What’s the government done to relieve student loan borrowers of their burden during the corona crisis?

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Forty-two million Americans, or one in every eight, have student loans, and they owe a total of $1.6 trillion, the second largest pool of consumer credit after mortgages. According to the Federal Reserve, 20 percent of adult borrowers who borrowed for their own educations were behind on their payments in 2018. Of those who are paying their loans, typical monthly payments are between $200 and $299. With unemployment soaring due to the coronavirus pandemic, some people may not be able to make their monthly loan payments. What has the government done to relieve the burden of student loans?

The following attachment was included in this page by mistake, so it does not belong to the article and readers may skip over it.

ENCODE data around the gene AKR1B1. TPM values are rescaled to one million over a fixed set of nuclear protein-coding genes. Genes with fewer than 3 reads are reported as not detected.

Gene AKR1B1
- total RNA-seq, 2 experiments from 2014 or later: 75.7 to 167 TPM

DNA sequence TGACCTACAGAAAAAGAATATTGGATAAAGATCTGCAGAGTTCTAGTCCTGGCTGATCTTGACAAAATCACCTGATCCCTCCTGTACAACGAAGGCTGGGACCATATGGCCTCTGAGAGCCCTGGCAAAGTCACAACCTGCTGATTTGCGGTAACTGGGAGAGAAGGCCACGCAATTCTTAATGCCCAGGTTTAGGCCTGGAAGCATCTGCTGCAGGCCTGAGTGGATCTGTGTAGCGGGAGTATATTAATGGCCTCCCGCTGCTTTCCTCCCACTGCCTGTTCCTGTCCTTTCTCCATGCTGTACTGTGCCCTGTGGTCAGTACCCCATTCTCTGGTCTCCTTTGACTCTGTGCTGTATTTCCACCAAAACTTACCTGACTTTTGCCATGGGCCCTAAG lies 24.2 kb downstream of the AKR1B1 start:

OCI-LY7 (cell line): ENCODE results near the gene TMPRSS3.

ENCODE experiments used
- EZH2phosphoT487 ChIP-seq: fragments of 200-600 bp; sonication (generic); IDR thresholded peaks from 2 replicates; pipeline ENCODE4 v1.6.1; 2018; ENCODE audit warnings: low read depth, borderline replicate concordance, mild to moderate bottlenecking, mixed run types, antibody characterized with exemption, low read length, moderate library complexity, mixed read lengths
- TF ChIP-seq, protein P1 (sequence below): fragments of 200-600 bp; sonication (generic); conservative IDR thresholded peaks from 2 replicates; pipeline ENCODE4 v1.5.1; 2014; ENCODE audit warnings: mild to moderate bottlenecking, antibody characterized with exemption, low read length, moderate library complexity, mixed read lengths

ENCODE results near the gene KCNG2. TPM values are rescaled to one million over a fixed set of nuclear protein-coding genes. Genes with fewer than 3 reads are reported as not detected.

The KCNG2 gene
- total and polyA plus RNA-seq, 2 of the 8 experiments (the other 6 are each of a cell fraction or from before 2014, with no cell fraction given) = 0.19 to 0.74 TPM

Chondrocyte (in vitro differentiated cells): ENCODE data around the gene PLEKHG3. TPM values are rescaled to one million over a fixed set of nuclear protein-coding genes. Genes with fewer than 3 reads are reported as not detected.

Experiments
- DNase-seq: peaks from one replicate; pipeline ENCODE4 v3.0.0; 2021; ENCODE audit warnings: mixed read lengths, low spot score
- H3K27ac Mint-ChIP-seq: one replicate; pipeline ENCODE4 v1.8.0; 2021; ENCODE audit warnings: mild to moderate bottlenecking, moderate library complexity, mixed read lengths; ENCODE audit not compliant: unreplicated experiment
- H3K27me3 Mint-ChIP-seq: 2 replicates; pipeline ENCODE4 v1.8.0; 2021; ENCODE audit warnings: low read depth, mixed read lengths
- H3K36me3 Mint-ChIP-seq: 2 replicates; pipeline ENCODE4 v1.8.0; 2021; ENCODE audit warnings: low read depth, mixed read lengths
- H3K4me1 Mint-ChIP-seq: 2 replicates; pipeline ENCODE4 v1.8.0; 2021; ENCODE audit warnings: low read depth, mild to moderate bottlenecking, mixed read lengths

What has been done so far directly for borrowers?

The Coronavirus Aid, Relief, and Economic Security (CARES) Act temporarily suspends monthly payments (technically “administrative forbearance”) on all loans held by the Department of Education, from March 13, 2020, through September 30, 2020. The suspension will be automatic; borrowers do not have to apply for relief, although individuals can still choose to make monthly payments. For borrowers in default, the bill stops the involuntary collection of payments through wage garnishment and seizure of tax refunds until the end of September. The law also sets the interest rate at zero percent during this time period.

Who will this affect?